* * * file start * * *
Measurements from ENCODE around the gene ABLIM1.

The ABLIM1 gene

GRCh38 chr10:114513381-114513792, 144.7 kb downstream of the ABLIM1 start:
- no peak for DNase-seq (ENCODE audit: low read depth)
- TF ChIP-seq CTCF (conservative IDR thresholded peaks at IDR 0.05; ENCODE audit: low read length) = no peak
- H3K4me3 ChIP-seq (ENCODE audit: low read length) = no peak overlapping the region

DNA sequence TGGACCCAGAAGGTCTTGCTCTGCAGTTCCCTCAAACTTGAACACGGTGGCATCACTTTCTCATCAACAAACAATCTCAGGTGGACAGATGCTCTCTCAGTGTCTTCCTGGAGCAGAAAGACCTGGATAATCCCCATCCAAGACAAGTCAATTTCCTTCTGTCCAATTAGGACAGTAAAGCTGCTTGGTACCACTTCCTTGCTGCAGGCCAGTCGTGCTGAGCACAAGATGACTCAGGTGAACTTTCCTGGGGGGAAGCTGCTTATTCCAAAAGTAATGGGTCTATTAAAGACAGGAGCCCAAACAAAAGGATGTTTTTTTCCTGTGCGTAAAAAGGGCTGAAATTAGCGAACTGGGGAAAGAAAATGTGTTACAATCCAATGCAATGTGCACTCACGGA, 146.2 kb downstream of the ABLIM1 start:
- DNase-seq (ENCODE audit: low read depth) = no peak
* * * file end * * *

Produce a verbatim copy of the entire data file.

Measurements from ENCODE around the gene ABLIM1.

The ABLIM1 gene

GRCh38 chr10:114513381-114513792, 144.7 kb downstream of the ABLIM1 start:
- no peak for DNase-seq (ENCODE audit: low read depth)
- TF ChIP-seq CTCF (conservative IDR thresholded peaks at IDR 0.05; ENCODE audit: low read length) = no peak
- H3K4me3 ChIP-seq (ENCODE audit: low read length) = no peak overlapping the region

DNA sequence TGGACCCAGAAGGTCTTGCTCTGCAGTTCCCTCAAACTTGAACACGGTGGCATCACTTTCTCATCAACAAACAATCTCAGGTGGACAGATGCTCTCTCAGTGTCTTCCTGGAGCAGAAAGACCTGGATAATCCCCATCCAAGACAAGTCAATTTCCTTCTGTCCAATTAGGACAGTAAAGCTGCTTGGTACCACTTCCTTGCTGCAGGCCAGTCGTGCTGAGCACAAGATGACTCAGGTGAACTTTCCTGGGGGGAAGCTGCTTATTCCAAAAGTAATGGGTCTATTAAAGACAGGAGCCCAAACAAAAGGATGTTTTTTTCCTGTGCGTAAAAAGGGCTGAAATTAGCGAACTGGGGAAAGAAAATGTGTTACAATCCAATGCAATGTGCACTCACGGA, 146.2 kb downstream of the ABLIM1 start:
- DNase-seq (ENCODE audit: low read depth) = no peak